Interstate

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  We play games in the backseat, the children and me. Is it bigger than a breadbox? Smaller than a house? Everyone’s a good sport before lunchtime but, by afternoon, our minds are tired and the games become more brutal. … Read More

Listening to Birds

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  Because I am not Dave’s wife, I hold my ear to his daughter’s chest every day, when the other children are quiet, sleeping. I think of her as his second heartbeat. I watch my friends’ children while they work. … Read More

Tokoloshe

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  I.   There were no paved roads in Mbuzini until President Samora’s plane crashed into our mountain. Now I watch the taxis snake their way up to the monument twice a day. Sometimes I glimpse a white family in … Read More

Hyacinth Gaze

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  In the strain and hazy fragrance of The garden of Miradouro de São Pedro De Alcântara, a mosaic of cobblestones Lies locked in Minerva’s fixed watch, The perpetual gaze of her opulent bust; Through ceviche scents and pastel tones … Read More

Roots

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  When I think of you I think of a goat tethered to a pole, you inside your cubicle leashed to the spiraling end of a long chain of events. Hello you say, day after day. How may I help … Read More

Fog

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  Whiteness in the air like snow falling sideways.   The van in which a man can stand rests in a driveway, turned off.   Fumes from the tires leave tracks in the fog. How much work it takes to … Read More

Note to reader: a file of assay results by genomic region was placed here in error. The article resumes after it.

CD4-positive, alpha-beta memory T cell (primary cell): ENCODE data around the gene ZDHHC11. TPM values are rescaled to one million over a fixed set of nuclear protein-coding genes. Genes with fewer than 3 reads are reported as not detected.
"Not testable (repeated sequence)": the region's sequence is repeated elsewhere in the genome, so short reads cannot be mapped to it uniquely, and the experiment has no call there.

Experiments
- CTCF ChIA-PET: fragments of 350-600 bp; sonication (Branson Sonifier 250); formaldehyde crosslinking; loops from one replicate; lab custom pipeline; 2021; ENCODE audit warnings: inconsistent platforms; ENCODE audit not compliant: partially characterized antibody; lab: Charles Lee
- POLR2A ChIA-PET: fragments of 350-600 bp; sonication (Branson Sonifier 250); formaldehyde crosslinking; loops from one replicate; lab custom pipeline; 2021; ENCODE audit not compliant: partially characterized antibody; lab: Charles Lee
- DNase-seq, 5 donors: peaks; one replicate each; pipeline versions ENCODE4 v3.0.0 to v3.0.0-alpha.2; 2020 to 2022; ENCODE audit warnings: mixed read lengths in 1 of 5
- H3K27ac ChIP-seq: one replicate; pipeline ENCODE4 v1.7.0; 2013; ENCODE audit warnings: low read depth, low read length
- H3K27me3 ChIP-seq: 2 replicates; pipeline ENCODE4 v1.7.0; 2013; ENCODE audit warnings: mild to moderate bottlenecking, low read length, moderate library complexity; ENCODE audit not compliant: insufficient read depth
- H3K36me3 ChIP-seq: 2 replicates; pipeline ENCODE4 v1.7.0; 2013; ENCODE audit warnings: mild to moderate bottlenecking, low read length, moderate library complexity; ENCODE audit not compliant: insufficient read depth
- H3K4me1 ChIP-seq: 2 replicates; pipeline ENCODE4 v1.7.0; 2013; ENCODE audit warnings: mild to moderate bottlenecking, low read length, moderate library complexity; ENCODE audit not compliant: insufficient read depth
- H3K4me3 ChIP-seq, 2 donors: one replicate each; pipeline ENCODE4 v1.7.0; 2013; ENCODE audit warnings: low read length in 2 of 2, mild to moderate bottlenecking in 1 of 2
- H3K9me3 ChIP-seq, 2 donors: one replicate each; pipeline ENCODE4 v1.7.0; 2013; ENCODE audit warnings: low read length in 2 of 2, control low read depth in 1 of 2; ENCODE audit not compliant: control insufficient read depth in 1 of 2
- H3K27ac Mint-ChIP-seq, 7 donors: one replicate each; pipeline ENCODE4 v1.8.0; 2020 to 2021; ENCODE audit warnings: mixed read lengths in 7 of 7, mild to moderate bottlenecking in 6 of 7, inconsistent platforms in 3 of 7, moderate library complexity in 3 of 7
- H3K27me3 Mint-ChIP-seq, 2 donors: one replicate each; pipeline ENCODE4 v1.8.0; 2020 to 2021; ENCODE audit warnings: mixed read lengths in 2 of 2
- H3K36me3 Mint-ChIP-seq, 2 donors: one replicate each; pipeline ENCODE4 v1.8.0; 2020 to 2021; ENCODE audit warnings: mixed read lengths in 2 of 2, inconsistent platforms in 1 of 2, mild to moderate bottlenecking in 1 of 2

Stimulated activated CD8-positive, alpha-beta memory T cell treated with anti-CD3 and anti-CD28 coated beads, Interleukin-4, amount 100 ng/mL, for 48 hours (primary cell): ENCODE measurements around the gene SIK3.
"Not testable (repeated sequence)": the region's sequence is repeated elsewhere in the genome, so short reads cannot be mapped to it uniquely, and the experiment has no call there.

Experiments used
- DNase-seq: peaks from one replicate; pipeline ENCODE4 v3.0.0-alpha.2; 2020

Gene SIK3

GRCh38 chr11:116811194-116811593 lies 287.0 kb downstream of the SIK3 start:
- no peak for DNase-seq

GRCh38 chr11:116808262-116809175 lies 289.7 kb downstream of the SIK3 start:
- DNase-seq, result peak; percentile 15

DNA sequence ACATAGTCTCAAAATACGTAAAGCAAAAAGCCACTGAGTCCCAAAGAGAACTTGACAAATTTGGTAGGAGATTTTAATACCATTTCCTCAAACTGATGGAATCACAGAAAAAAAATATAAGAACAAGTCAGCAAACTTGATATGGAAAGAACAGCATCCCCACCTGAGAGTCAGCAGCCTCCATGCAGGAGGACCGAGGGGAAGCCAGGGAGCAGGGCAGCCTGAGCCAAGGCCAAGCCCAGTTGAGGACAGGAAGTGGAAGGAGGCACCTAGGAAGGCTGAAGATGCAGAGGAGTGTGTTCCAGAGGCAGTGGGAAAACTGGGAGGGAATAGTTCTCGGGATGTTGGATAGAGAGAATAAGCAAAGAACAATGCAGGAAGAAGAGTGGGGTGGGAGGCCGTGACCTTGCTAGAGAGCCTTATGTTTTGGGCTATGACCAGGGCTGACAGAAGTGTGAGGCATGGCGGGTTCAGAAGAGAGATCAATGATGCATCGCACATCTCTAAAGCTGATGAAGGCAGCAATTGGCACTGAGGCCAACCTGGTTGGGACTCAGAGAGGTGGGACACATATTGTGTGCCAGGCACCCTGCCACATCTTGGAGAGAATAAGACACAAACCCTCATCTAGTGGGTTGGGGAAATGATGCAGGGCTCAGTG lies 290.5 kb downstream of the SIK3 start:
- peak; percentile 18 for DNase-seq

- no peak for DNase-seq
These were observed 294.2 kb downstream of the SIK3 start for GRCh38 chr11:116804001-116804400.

Missing Hiker Kept Journal of Her Ordeal

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(headline in the Boston Globe)   Abandon the path, even once, if only to pee, and you’re lost. First text, undelivered—“Im in somm trouble. Call AMC. Somewhere north of woods road”— When I missed a blue marker the hour before … Read More

Phoebe

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  I will, at the end, strike a Delacroix alternative deathbed pose,   prop myself up, chaise-style with pillows so I can be viewed more mournfully   as I consider what I might declare as beautifully as this oak’s yellow … Read More

After Khe Sanh

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  My brother as if in a body bag— heard me laugh, couldn’t see but knew the curve of my throat when I threw back my head, lips open, taut over my teeth, felt my staccato breath against his opaque … Read More

The Weight of Mourning

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  Four-cornered night, the faucet plinks— plinks a wet thousand’s thousand of droplets each stood just once to sing upon the silver bell of bathtub stopper. In morning, a small boy forms and collects his body; he lets it curl … Read More

Vienna 1933-34

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  “The trouble is—I am an old man— you do not think it worth your while to love me.” —Freud to HD   The dog lay by his feet during their sessions, A lion-like chow with a bad temper, or … Read More

Confessions

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  The first time I was stabbed, sunlight napped on the thunder. A receipt caught fire beneath a Sprite can offering its smoke. Raindrops splashed from your skinhead. You were Augustine. If he were a woman born on a boat … Read More

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